In the field of e-commerce, one of the most vital factors for a business is user interaction with the website. If the king is content, then the queen is usability. The website should be designed for the user’s needs in the first place. That’s why every business owner should ensure that the client-oriented approach is followed. Clients want the ability to feel admiration, think slowly, and act quickly. If you want to generate income in your business, figure out how to achieve unique advantages over the competitors. To know how to do this right, we need to understand how the customer thinks and acts. If you are a product owner or a founder, who’s in charge of successful client interaction, let’s consider some topics and features to think about improvements of your website. Check the questions after each point to ask yourself and create a roadmap for improvement in the nearest future.
In the information era, it becomes harder and harder to find what you really look for. When you’re completely lost in the endless aisles with tons of products, customizable filters will help to avoid this annoying feeling. The tricky part is to know what the customer is really interested in. The ones who have found a perfect balance between minimalism in filter results and rich catalog proposal will win.
- Is your menu navigation lean and reflective of the client’s mindset?
- Do the filter and sorting options fit your client’s needs, or are they too generalized?
- Consider using drop-down lists to hide some categories. Not all users are well-aware of brands, still on some sites the brand lists are too long.
Do you know what your true needs are? Hard to say, huh? It is even harder to predict client’s needs, but it’s not mandatory for building a good relationship. Try to be helpful for your clients, not just politely say hello, sell and try to sell more every month or so, reminding about your products via email.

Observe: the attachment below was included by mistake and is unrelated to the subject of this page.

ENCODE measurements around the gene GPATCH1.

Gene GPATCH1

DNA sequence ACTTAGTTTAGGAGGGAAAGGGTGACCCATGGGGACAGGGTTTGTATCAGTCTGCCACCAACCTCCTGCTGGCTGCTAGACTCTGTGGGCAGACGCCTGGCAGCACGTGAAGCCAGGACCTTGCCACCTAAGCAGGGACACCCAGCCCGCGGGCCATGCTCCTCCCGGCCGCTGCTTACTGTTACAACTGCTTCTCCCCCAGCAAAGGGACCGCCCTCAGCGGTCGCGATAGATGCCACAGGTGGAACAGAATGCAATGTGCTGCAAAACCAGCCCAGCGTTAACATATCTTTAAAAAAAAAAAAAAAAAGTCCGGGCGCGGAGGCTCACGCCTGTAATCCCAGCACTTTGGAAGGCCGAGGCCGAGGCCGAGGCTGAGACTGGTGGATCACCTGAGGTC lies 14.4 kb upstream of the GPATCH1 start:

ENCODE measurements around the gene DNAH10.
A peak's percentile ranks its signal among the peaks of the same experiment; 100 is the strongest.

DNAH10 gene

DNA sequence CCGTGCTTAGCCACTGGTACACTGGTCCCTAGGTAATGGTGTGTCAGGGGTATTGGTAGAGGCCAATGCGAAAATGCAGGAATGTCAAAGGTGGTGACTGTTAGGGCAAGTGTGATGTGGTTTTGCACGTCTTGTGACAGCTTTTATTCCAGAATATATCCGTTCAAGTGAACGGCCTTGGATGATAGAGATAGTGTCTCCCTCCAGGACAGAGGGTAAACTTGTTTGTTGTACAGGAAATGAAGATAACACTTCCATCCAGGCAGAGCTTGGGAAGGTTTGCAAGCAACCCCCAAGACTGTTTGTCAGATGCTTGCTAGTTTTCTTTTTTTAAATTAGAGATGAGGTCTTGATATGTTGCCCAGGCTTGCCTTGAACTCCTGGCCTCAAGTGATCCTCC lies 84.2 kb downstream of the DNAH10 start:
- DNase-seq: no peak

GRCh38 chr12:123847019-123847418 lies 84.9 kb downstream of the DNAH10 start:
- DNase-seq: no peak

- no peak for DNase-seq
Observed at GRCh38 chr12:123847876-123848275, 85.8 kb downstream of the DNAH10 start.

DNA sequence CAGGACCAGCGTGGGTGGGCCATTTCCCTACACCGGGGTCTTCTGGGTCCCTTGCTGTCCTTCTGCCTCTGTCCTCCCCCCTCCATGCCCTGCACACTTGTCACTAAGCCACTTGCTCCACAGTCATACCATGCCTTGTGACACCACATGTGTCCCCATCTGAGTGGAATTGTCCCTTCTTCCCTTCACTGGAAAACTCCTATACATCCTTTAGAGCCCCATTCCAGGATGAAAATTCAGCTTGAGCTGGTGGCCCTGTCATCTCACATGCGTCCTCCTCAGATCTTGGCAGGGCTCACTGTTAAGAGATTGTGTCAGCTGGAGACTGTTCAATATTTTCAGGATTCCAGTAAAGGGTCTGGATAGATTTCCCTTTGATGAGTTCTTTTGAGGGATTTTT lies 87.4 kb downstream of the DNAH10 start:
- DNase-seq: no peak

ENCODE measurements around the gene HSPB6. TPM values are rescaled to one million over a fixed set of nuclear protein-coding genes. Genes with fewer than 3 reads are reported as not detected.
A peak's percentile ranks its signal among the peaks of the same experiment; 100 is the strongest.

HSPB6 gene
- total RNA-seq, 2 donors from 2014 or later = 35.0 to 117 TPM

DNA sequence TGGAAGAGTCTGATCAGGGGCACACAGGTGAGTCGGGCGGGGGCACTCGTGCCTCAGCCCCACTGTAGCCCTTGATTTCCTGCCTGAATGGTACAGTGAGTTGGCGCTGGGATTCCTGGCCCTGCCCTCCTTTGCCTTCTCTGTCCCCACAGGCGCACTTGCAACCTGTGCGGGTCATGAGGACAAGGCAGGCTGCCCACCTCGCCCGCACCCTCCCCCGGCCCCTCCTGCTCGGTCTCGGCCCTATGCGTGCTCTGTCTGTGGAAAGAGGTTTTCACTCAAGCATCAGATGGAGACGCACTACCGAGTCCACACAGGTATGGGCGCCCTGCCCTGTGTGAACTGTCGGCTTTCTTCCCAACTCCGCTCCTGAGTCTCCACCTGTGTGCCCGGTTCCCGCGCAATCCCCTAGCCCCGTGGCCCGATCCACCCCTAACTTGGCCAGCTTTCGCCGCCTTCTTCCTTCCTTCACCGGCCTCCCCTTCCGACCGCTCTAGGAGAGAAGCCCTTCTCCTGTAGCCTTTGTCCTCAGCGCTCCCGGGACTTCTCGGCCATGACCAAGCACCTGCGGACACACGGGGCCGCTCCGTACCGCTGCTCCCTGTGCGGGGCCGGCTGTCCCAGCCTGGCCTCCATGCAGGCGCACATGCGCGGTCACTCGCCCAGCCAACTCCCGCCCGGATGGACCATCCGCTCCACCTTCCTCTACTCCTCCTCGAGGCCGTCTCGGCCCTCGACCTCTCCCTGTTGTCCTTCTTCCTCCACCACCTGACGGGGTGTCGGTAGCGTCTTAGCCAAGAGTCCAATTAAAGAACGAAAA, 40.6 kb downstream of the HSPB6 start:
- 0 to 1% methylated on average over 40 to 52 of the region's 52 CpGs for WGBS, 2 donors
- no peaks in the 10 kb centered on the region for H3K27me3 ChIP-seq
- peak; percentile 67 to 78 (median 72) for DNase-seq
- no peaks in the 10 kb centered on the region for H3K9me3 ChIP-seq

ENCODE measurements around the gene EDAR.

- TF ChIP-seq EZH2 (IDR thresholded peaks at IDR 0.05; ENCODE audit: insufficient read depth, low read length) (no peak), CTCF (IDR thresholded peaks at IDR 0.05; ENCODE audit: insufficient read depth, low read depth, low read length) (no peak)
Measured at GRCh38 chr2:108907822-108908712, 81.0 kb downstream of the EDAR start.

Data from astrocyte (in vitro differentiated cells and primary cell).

Share your expertise, as you gain an authority in your field. Don’t be afraid to share your experience for free. This may be something really tedious, but helpful. For example, a checklist of how to take care of your products. Or else regular how-to’s, the goal is to make your customer’s life easier. Some questions to think about:
- What problems do your clients face in their everyday lives, and how can you help them?
- Do you really care about your client’s experience after they purchase your product?
- How will your product affect lives of your clients and the communities they live in, in a broader context?
3. Be an influencer.
It’s important to understand, what you really sell is not the product itself, but the experience of using it. If you define your values first, your clients can reflect your merits. When you create a brand community, you find more like-minded people. Allow customers to be involved and express their unique personalities through your products. People are willing to pay more for becoming a part of a social community and to represent the special way of thinking. Share your tips and ideas on how to become better via social networks, blogs and word of mouth.
- Can you link a lifestyle to the brand(s) you sell?
- How does your product change the customers’ way of thinking?
- Is your social media presence inspirational for your customers?
In conclusion, it’s all about giving clients the feeling that someone genuinely cares about them. That’s our true need.
Thank you for reading and I’d love to hear your ideas on how merchants can take care of their customers better?